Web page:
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Bruno Major: ‘I Want to Connect With People in a Different Way’

The rising British R&B/pop artist talks about his new album ‘To Let a Good Thing Die’ and the time he was in India as a session player

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Anurag Tagat Jun 11, 2020

British R&B/pop artist Bruno Major. Photo: Juan Ortiz Arenas

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On his second album, British singer-songwriter Bruno Major sees love through a lens that’s not always prevalent in pop music. To Let a Good Thing Die, released on June 5th, comes across as a calm dismantling of all the ridiculousness of “true love,” as narrated by Major at his wizened best.

He says over a call from London, “Love songs are usually so grandiose.” He immediately cites Paul Simon’s “Still Crazy After All These Years” and even Shakespeare’s sonnet “Shall I Compare Thee to a Summer’s Day?” But he adds, “I think love a lot of the time in real life isn’t grandiose. Most of the time it’s brushing your teeth in the morning together and watching Netflix, all banal things that you do every day. That’s the reality of love, I suppose.”

Recorded at his friend and co-producer Phairo’s shed in Acton, U.K., the 10-track album also features an assist from Finneas, who found out about Major’s music from his sister, pop star Billie Eilish. Major says, “Finneas is one of the best songwriters in the world. And it’s really just really great writing with somebody who’s really good at what they do. First of many songs that we’ll write together, I hope.”

The track they worked on together, “The Most Beautiful Thing” sums up a lot of what Major is going for on his latest record. He says about the track, “There’s this ridiculousness of the idea of true love. People say how they’ve married their soulmate or whatever, right? Most people get married to someone they live in the same village as or the same town as.” As he talks about tearing down that romanticized notion, he sees how another interpretation could be around the serendipity of it all. “Maybe that’s the great miracle of true love. You can view it either way, I suppose. But it’s a love letter to the person you’ve never met,” he sums up.

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A choice pick for lazy days or late nights, there’s also tracks like “Nothing” and “Regents Park” which pair lo-fi elements with old-timey melodies. Part of the reason we hear that is perhaps due to Major’s previous stints as a session player playing in multiple jazz projects. The work even brought him to New Delhi for a gig a few years before he started his own solo career. “It was an amazing experience and I would very much like come back to India. I love the eclectic mix of people’s music tastes. It seems to me that like it doesn’t really matter on the genre of music, people will like it if it’s good and that’s something I respect. So yeah, as soon as possible, I will be coming over there.”

Amongst the most refreshing and intelligent songwriters in the world right now, Major started off uploading tracks to SoundCloud, eventually bagged a major label recording deal but it only resulted in a tumultuous time, with Live EP releasing in 2014. By 2017, he had released A Song for Every Moon on a track by track basis, which led to wider acclaim and touring spots alongside pop crooner Sam Smith.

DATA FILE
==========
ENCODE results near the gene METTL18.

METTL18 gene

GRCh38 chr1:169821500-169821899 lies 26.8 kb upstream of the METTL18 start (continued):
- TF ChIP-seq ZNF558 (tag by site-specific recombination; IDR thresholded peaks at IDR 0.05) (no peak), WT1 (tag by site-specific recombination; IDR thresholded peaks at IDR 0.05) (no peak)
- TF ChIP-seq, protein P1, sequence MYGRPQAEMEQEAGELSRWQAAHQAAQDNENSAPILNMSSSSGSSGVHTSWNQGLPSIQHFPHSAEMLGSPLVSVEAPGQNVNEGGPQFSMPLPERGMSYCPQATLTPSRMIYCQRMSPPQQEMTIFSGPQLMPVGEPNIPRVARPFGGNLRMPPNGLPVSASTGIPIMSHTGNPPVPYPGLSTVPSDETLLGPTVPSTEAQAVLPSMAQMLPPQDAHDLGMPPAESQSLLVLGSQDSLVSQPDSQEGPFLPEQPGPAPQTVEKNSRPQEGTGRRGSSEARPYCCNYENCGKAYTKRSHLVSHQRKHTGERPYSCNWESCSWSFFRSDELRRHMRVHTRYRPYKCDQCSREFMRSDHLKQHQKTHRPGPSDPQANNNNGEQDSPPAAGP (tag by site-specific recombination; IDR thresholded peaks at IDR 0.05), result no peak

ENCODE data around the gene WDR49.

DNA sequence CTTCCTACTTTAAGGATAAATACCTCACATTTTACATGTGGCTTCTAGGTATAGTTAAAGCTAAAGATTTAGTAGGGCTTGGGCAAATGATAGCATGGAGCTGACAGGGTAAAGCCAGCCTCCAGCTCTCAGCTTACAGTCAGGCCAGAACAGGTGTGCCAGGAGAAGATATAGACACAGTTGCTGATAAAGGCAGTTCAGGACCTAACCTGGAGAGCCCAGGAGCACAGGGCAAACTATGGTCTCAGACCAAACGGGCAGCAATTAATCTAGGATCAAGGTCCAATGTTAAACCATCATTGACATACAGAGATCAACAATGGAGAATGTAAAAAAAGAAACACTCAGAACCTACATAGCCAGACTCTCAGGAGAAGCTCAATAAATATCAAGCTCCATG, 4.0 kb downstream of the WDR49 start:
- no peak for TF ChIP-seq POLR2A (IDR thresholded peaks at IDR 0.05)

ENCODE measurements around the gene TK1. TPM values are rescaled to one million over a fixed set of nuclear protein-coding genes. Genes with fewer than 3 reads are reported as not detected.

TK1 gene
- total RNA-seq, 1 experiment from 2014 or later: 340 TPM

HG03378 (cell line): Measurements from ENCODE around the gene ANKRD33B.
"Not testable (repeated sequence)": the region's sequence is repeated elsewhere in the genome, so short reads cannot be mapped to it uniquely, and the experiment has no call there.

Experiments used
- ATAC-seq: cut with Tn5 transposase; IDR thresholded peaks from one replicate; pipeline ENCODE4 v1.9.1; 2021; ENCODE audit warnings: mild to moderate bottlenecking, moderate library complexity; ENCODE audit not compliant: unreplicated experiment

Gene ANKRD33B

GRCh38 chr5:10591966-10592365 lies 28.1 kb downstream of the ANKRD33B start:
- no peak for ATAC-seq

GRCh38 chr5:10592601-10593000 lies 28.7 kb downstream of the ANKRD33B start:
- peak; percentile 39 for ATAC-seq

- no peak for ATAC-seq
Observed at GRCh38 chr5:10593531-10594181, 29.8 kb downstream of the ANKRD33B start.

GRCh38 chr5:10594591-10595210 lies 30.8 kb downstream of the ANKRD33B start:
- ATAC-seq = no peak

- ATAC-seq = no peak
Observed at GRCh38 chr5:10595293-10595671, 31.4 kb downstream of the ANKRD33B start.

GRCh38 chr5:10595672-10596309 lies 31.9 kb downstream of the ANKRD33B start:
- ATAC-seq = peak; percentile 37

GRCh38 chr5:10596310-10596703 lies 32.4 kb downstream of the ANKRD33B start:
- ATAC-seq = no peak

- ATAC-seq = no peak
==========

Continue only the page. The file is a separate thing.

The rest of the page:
Along the way of world tours and wider listenership, he’s had his brother Dot Major (from electronic/indie pop band London Grammar) to lean on whenever he needs it. “Being a musician, you do extraordinary shit sometimes, like go on The Late Show with James Corden, and appear in front of thousands of people and play gigs and travel the world and spend a lot of time away from home and no, it’s not a normal lifestyle in a lot of ways. Sometimes it’s difficult to talk to your parents about or talk to your best friend about because they haven’t experienced those things and they don’t understand it. They can’t really empathize with you. So, you know, to have someone like my brother. He’s the person I’m closest to in the world,” he says.

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While extensive plans for shows around the world – including Asia – stand postponed, Major is fine knowing he’ll be at home, “writing, eating and spending time indoors.” He counts his most recent, pre-pandemic show at the Java Jazz Festival in February end in Indonesia as “a really special show” that he “leveled up at.” As much as he does admit he misses performing, he adds, “In the grand scheme of things, having to cancel a few tours isn’t the end of the world.”

Major took on a few virtual gigs ahead of the release of To Let A Good Thing Die but he’s not keen on necessarily keeping at it. “At the moment, I’m not sure if I want to do any more livestream shows. I liked doing them, they were great. [But] I want to connect with people in a different way. I haven’t figured it out yet, but I will do something. I think three [shows] were enough. I wouldn’t want to see my great heroes playing once a week on a sofa. I don’t see why anyone else would want to either.”

Listen to ‘To Let a Good Thing Die’ below and on more platforms here.

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